EC Speaking Of Jimmy Carter And Energy

Of course Carter’s approach to dealing with energy did not consist only with eliminating the insane regulation keeping US crude oil prices below world crude oil prices. Totally aside from (and opposite too) freeing the market, he also subsidized potential new sources of energy. As I recalled correctly, he focused particularly on “shale oil” and

Carter signed the Energy Security Act of 1980, allotting billions of dollars for the creation of a Synthetic Fuels Corporation that would provide loans, price guarantees, and other financial incentives to stimulate synthetic fuel development projects. A dozen companies immediately applied for money to support their oil shale endeavors and began gearing up for production.

What is shale oil ? It is better known now as petroleum extracted by fracking — the reason the USA became the number one oil producer again.

I think we can trust Forbes not to publish an article (by Loren Steffy) which over-emphasizes the (Carter initiated) Federal role in fracking (it is also my first google hit no google cherry picking here).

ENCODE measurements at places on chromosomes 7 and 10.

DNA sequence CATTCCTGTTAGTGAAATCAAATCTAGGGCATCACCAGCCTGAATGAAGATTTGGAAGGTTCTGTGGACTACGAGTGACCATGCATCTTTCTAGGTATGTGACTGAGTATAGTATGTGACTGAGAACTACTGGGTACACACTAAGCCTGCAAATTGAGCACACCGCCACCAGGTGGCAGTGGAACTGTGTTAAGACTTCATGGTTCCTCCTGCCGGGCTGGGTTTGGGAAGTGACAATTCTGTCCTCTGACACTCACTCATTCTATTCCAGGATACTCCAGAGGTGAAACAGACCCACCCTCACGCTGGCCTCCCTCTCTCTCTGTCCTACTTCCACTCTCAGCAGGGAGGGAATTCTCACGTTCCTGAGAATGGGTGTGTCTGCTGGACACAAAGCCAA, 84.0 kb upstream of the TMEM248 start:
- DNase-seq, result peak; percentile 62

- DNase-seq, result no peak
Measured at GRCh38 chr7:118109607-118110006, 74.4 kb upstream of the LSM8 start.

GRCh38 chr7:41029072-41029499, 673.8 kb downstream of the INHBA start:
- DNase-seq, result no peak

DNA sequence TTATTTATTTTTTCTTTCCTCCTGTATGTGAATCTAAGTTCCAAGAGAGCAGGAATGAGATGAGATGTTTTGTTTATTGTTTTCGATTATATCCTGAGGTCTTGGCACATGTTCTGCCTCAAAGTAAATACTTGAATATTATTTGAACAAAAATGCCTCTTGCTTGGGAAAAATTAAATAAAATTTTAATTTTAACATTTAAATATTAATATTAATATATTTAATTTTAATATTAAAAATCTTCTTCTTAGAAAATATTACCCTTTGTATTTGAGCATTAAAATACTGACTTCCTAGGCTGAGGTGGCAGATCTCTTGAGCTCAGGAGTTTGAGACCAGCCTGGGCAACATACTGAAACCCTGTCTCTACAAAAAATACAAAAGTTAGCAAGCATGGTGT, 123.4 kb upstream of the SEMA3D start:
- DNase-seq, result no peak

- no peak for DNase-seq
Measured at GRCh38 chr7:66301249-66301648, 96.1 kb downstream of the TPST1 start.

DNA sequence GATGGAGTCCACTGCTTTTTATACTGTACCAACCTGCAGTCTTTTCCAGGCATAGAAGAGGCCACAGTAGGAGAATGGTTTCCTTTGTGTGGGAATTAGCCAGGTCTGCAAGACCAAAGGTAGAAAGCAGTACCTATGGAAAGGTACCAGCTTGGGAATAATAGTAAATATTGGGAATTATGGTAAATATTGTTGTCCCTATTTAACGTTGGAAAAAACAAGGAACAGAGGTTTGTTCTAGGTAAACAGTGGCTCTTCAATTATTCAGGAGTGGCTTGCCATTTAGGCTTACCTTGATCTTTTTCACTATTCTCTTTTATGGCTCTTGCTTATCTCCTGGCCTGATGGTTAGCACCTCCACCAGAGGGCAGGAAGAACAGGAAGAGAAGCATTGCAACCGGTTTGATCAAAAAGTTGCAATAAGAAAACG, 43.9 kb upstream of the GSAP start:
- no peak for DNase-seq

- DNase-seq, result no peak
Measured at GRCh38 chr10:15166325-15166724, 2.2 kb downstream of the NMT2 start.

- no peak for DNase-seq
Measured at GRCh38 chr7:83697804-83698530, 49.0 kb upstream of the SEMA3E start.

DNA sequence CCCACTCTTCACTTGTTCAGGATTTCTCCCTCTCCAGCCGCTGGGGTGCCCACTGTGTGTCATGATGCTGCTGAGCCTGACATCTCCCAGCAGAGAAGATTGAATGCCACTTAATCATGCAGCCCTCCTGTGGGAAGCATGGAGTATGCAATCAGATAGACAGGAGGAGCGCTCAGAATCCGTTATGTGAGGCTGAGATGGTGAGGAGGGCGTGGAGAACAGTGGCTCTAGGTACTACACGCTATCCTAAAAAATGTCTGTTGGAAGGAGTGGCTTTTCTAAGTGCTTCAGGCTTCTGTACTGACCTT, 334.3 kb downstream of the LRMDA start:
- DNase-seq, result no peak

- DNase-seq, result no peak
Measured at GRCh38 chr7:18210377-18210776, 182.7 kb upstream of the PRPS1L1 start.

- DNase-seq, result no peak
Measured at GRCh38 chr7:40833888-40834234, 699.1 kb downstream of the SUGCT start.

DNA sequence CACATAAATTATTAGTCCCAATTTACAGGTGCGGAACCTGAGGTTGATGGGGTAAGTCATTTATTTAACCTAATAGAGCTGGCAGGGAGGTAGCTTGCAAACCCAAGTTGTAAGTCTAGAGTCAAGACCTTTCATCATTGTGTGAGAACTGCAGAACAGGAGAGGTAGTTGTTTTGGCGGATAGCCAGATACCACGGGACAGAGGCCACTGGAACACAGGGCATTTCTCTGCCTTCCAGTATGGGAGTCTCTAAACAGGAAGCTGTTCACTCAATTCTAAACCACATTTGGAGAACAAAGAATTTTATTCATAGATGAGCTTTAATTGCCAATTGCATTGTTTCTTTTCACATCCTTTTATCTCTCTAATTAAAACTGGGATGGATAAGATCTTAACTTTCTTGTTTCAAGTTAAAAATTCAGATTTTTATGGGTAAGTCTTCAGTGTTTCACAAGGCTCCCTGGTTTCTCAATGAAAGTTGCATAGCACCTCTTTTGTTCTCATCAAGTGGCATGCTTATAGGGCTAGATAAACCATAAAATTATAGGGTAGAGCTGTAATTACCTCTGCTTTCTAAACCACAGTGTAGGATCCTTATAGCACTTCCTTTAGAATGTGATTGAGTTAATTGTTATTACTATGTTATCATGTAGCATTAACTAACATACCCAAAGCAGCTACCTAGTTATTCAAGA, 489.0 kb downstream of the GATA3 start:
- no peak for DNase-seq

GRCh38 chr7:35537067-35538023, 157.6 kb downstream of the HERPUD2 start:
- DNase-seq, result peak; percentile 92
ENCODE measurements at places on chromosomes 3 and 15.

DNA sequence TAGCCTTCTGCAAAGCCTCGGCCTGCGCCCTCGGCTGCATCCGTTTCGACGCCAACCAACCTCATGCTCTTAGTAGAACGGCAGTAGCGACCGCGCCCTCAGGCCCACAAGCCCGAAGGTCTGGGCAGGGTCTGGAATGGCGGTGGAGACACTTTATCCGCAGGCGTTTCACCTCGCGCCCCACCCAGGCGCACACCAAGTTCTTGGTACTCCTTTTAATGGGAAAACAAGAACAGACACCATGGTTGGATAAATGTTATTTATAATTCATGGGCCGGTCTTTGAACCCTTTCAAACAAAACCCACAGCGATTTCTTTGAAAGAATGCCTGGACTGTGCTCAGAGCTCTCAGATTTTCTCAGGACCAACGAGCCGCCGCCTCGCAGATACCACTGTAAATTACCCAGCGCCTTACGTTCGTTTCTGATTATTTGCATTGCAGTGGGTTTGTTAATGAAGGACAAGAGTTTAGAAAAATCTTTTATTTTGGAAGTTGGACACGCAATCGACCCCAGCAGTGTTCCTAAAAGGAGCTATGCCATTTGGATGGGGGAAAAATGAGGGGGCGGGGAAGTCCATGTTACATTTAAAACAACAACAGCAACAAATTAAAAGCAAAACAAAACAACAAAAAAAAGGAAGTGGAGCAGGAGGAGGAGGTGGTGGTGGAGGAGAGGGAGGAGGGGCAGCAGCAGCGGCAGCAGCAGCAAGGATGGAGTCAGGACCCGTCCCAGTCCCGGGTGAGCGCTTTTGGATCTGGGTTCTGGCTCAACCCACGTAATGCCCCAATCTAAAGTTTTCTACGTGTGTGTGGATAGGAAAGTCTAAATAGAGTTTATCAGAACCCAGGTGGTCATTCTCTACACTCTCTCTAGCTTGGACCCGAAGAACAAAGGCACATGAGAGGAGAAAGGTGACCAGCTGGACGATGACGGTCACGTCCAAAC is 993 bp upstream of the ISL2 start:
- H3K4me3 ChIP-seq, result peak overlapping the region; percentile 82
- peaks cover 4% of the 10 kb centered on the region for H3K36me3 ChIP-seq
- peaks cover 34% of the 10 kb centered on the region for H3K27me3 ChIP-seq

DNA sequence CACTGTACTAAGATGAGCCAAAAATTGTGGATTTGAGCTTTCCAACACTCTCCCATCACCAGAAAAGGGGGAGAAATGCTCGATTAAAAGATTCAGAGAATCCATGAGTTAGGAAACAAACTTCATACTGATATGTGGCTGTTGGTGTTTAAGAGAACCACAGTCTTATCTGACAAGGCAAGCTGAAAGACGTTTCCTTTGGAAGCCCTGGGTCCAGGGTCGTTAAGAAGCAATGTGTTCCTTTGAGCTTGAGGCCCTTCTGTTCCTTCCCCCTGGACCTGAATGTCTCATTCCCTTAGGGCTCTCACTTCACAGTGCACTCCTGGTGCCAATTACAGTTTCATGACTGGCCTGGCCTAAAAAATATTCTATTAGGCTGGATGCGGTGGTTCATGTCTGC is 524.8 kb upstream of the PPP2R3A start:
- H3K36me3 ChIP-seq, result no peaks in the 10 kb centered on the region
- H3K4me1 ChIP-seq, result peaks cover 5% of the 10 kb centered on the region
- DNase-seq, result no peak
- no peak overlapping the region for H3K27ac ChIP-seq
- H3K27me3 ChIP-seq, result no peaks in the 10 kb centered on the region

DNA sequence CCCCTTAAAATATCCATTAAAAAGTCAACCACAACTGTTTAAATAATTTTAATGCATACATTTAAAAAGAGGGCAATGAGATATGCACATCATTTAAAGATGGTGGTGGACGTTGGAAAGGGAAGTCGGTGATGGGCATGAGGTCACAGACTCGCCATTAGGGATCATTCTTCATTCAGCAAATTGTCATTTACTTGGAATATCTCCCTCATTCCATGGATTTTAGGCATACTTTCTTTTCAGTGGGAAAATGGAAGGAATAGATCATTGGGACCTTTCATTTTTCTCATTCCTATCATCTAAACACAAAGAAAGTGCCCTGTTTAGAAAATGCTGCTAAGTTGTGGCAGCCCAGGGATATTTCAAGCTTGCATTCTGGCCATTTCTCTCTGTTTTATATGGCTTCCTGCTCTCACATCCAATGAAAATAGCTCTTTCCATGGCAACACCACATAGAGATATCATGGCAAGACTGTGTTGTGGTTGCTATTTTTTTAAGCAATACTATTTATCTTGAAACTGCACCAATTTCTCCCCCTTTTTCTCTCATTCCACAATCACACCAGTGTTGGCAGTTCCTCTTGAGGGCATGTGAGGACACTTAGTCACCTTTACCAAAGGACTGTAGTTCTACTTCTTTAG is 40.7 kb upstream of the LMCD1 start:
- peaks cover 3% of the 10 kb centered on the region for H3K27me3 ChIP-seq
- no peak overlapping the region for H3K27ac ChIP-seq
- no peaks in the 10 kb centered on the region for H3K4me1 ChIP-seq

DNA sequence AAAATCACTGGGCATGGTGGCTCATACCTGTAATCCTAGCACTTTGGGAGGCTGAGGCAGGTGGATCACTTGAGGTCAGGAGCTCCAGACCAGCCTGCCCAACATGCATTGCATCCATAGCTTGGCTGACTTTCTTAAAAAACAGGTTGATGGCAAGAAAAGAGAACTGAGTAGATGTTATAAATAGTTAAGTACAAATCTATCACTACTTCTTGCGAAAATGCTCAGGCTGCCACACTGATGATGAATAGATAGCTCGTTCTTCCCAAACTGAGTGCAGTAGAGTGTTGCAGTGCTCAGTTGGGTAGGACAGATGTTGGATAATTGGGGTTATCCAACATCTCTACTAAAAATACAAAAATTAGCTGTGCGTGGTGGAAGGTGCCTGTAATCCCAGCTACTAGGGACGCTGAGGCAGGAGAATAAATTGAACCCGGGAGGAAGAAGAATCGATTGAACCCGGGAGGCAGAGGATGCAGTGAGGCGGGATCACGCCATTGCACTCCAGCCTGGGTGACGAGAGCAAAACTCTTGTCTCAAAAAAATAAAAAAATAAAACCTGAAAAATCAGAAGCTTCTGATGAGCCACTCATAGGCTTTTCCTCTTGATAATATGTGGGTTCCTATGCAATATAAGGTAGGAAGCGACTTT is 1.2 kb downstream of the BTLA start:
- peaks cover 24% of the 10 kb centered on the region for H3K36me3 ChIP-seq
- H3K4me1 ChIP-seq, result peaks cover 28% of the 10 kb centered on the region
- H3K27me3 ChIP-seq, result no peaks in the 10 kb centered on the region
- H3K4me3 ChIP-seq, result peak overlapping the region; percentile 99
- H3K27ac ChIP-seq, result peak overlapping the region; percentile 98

Much of the debate actually dates to comments made by former Mitchell geologist Dan Steward, who in 2011 told the Breakthrough Institute:

[The Department of Energy] did a hell of a lot of work, and I can’t give them enough credit for that. DOE started it, and other people took the ball and ran with it. You cannot diminish the DOE’s involvement.

In the same article Steffy wrote in his own voice

It’s one thing to note that federal research programs helped unlock fracking technology. It’s quite another to use fracking’s success to justify unqualified federal support for energy development programs. Funding the Eastern Gas Shales Project, for example, is quite different that setting mandating ethanol production levels. The government’s role in fracking’s development was important, but not so important that it eclipses the effort and investment of private industry. In fact, fracking is an example of the proper balance between government support for fledging technology and private industry’s development of it.

It wasn’t about “picking winners,” but fostering them. By reducing the cost of early-stage research, the government made it easier for Mitchell to make the technology commercially viable. Even then, it took almost two decades and cost him millions of his own company’s money.

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